Why OT has different needs than IT

Too basic to write down?

IT (information technology) moves data and OT (operational technology) moves physical processes, that much is clear. In the ICS security community, we’ve all talked so much about “IT vs OT” that we’re tired of it. There have been myriads of presentations on the topic, and fortunately, the most important ICS security conferences state that they do not accept any more “IT vs OT” content.

Thus, my first reaction was “sure, we can help out!”. A second later, I realized I did not have any concise summary on the “IT vs OT” topic handy. But I thought that was just me. Programming is googling, and so is finding a summary on one of the most discussed topics in my industry, I figured — refusing to believe that I would need to reinvent the wheel.

I did go further than googling though. I asked Twitter and Beer ISAC if they knew of any short, to-the-point document or graphic summarizing the main differences between IT and OT and why they result in different needs regarding operations and security. While much to my surprise no one pointed me to a one-page-summary that I was sure had to exist (and maybe does, but no one knows where), a lot of people answered with their views of what causes the biggest differences between IT and OT.

I did my best to distill everything into a one-page-summary, which I’m sharing below. Most likely, it is not complete —feel free to point out what you think is missing, so the next time one of us gets asked about an “IT vs OT” one-pager, we can swiftly pull something out of our drawers.

Thanks to everyone who participated in the discussion! Here’s the original twitter thread:

Translations of the “IT vs OT” one-pager:

Update March 16, 2020:

Thanks to everyone who helped improve the IT vs OT one-pager during the last two weeks!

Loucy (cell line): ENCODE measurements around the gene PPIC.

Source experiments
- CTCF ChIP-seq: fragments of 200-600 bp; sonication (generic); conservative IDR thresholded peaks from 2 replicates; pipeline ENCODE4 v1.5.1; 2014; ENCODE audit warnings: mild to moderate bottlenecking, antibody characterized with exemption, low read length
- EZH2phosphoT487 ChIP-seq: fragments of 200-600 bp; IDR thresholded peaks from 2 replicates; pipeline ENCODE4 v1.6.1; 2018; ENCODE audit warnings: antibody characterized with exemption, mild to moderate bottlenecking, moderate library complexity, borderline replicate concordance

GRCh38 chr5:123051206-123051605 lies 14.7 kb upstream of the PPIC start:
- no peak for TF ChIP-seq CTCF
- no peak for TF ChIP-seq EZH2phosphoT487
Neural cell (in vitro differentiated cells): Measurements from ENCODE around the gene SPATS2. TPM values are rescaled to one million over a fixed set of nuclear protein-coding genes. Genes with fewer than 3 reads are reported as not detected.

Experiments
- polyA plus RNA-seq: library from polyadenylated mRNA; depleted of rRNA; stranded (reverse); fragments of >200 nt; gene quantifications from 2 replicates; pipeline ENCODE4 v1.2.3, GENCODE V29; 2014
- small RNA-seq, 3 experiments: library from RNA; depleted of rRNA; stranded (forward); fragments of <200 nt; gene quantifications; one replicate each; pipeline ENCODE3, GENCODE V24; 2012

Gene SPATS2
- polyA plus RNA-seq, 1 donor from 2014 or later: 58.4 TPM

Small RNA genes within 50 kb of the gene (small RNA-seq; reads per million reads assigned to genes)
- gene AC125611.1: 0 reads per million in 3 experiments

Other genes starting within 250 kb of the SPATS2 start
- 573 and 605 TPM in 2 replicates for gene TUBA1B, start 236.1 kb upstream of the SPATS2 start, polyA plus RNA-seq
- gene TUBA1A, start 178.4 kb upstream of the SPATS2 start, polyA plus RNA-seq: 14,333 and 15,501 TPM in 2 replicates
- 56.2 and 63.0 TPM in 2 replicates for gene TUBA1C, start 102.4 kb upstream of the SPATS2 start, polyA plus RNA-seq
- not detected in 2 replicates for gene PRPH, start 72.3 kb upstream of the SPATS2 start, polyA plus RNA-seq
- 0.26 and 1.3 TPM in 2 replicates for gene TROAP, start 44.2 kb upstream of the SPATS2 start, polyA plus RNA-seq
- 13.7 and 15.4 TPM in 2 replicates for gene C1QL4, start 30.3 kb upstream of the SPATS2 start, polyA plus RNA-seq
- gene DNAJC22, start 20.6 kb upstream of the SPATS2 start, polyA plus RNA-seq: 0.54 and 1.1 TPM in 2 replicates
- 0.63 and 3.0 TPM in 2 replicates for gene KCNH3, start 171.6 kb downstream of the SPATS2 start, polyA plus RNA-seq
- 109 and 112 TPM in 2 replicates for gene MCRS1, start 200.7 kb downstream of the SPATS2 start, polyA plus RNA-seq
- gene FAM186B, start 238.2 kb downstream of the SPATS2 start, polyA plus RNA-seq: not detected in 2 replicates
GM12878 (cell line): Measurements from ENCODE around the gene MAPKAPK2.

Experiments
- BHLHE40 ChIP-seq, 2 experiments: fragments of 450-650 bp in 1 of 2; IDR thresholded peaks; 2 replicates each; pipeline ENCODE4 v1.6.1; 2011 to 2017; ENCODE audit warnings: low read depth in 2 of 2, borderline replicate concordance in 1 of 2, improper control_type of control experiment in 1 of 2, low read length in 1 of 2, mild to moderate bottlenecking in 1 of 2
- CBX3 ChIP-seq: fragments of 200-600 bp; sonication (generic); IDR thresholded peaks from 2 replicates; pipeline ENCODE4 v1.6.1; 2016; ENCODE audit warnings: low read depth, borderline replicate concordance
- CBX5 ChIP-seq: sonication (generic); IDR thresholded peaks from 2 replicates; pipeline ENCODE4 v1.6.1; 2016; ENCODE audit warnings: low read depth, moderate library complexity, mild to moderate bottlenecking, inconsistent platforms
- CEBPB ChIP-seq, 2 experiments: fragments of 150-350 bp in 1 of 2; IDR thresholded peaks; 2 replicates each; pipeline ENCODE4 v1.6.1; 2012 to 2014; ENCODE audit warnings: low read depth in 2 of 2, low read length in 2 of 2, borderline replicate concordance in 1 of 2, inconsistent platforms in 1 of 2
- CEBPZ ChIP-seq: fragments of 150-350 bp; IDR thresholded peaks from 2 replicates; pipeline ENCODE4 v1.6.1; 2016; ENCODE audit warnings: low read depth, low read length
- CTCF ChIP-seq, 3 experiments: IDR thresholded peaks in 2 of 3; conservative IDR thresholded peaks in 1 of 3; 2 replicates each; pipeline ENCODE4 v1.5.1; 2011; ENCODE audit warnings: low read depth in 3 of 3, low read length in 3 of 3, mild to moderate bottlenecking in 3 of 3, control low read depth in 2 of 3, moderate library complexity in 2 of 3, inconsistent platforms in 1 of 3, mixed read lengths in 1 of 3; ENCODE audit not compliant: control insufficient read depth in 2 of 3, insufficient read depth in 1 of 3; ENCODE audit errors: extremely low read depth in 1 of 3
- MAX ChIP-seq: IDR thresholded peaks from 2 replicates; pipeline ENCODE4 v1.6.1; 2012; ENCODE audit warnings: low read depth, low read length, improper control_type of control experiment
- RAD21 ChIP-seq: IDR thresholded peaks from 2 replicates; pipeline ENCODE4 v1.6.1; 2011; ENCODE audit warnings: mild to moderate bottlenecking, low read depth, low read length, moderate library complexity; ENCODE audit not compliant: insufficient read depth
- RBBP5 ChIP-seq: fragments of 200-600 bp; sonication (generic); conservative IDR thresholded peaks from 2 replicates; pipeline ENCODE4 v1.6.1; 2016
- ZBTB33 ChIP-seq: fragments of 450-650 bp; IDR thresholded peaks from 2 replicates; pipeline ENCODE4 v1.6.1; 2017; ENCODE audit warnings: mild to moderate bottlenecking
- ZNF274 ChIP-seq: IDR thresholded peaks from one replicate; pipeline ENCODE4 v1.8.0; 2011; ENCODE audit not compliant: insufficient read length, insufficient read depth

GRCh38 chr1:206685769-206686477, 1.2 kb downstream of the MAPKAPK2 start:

The following changes were made. Also, I added some links to further reading at the end of this article.

Operation environment:

  • Added “easy to access” for IT and “could be hard to reach” for OT.
    (added from NIST SP 800–82r2, thanks to Anton Shipulin!)

Life cycle / dynamism:

  • Added for IT: Large, scalable, flexible networks with hundreds / thousands of components.
  • Added for OT: More static topology with a smaller number of components.
    (added from ISA InTech May 2014, thanks to Michael Lester)

Priorities in operation:

  • High troughtput in data transmission added for IT,
  • Determinsm of functions, integrity of data, real-time data transmission without delay or jitter added for OT.
    (thanks to Michael Effertz and Anton Shipulin!)

Regulations / compliance:

  • Typo corrected. “Manafement” is no more.
    (thanks to everyone!)
  • At “Public interest in addition to commercial interest”: added “if critical infrastructure or large hazard potential”
    (thanks to Jan Ludwig Tiedemann!)

Further reading

This one-pager is by no means the only resource to learn about differences in IT and OT. Here are links to good reads on the topic:

  1. ISA InTech, May 2014: Top 10 Differences Between ICS and IT Cybersecurity
  2. NIST SP 800–82r2, ch. 2.4: Comparing ICS and IT systems security

I’ve included most points from NIST SP 800–82 in the graphic by now.

The ISA InTech article contains some more detailed implementation differences regarding network topologies and segmentation and user accounts that I did not include as I feared they are hard to generalize, even though they are definitely useful information.

Thanks to Michael Lester and Anton Shipulin for pointing me towards the above publications.



Friction generates heat — true for writing and engineering. Fluchsfriction generates writings on security engineering. Heated debates welcome! CTO@admeritia

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Sarah Fluchs

Friction generates heat — true for writing and engineering. Fluchsfriction generates writings on security engineering. Heated debates welcome! CTO@admeritia